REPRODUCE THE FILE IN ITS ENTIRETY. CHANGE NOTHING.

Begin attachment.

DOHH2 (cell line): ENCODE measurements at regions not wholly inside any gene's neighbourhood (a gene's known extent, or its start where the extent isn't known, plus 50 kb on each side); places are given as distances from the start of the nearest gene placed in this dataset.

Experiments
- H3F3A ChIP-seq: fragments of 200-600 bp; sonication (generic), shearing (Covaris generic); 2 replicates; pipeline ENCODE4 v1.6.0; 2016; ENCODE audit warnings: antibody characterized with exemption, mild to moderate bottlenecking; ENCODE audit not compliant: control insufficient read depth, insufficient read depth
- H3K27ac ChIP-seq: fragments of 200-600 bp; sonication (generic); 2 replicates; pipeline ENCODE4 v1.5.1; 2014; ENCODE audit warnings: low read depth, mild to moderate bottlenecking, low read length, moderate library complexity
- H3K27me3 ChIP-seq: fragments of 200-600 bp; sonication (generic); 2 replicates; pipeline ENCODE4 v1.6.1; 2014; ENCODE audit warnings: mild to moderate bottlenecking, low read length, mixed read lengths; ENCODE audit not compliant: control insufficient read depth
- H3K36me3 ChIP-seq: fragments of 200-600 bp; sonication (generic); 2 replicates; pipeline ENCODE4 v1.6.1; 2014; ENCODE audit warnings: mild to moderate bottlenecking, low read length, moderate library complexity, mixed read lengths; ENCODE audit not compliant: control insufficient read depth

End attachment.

DOHH2 (cell line): ENCODE measurements at regions not wholly inside any gene's neighbourhood (a gene's known extent, or its start where the extent isn't known, plus 50 kb on each side); places are given as distances from the start of the nearest gene placed in this dataset.

Experiments
- H3F3A ChIP-seq: fragments of 200-600 bp; sonication (generic), shearing (Covaris generic); 2 replicates; pipeline ENCODE4 v1.6.0; 2016; ENCODE audit warnings: antibody characterized with exemption, mild to moderate bottlenecking; ENCODE audit not compliant: control insufficient read depth, insufficient read depth
- H3K27ac ChIP-seq: fragments of 200-600 bp; sonication (generic); 2 replicates; pipeline ENCODE4 v1.5.1; 2014; ENCODE audit warnings: low read depth, mild to moderate bottlenecking, low read length, moderate library complexity
- H3K27me3 ChIP-seq: fragments of 200-600 bp; sonication (generic); 2 replicates; pipeline ENCODE4 v1.6.1; 2014; ENCODE audit warnings: mild to moderate bottlenecking, low read length, mixed read lengths; ENCODE audit not compliant: control insufficient read depth
- H3K36me3 ChIP-seq: fragments of 200-600 bp; sonication (generic); 2 replicates; pipeline ENCODE4 v1.6.1; 2014; ENCODE audit warnings: mild to moderate bottlenecking, low read length, moderate library complexity, mixed read lengths; ENCODE audit not compliant: control insufficient read depth